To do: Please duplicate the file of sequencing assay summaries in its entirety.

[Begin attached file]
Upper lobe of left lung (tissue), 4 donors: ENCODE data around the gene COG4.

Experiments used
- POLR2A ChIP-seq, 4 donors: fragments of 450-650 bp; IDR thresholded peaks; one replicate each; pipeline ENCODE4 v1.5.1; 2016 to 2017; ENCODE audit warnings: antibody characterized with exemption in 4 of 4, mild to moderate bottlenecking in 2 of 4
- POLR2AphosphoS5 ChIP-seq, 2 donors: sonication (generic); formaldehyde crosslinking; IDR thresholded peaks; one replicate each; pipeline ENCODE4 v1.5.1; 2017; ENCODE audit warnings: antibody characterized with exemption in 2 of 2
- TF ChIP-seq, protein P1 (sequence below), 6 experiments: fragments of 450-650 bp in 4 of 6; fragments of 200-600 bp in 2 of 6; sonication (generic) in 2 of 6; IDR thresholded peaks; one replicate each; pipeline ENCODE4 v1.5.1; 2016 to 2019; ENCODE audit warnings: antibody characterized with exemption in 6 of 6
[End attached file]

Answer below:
Upper lobe of left lung (tissue), 4 donors: ENCODE data around the gene COG4.

Experiments used
- POLR2A ChIP-seq, 4 donors: fragments of 450-650 bp; IDR thresholded peaks; one replicate each; pipeline ENCODE4 v1.5.1; 2016 to 2017; ENCODE audit warnings: antibody characterized with exemption in 4 of 4, mild to moderate bottlenecking in 2 of 4
- POLR2AphosphoS5 ChIP-seq, 2 donors: sonication (generic); formaldehyde crosslinking; IDR thresholded peaks; one replicate each; pipeline ENCODE4 v1.5.1; 2017; ENCODE audit warnings: antibody characterized with exemption in 2 of 2
- TF ChIP-seq, protein P1 (sequence below), 6 experiments: fragments of 450-650 bp in 4 of 6; fragments of 200-600 bp in 2 of 6; sonication (generic) in 2 of 6; IDR thresholded peaks; one replicate each; pipeline ENCODE4 v1.5.1; 2016 to 2019; ENCODE audit warnings: antibody characterized with exemption in 6 of 6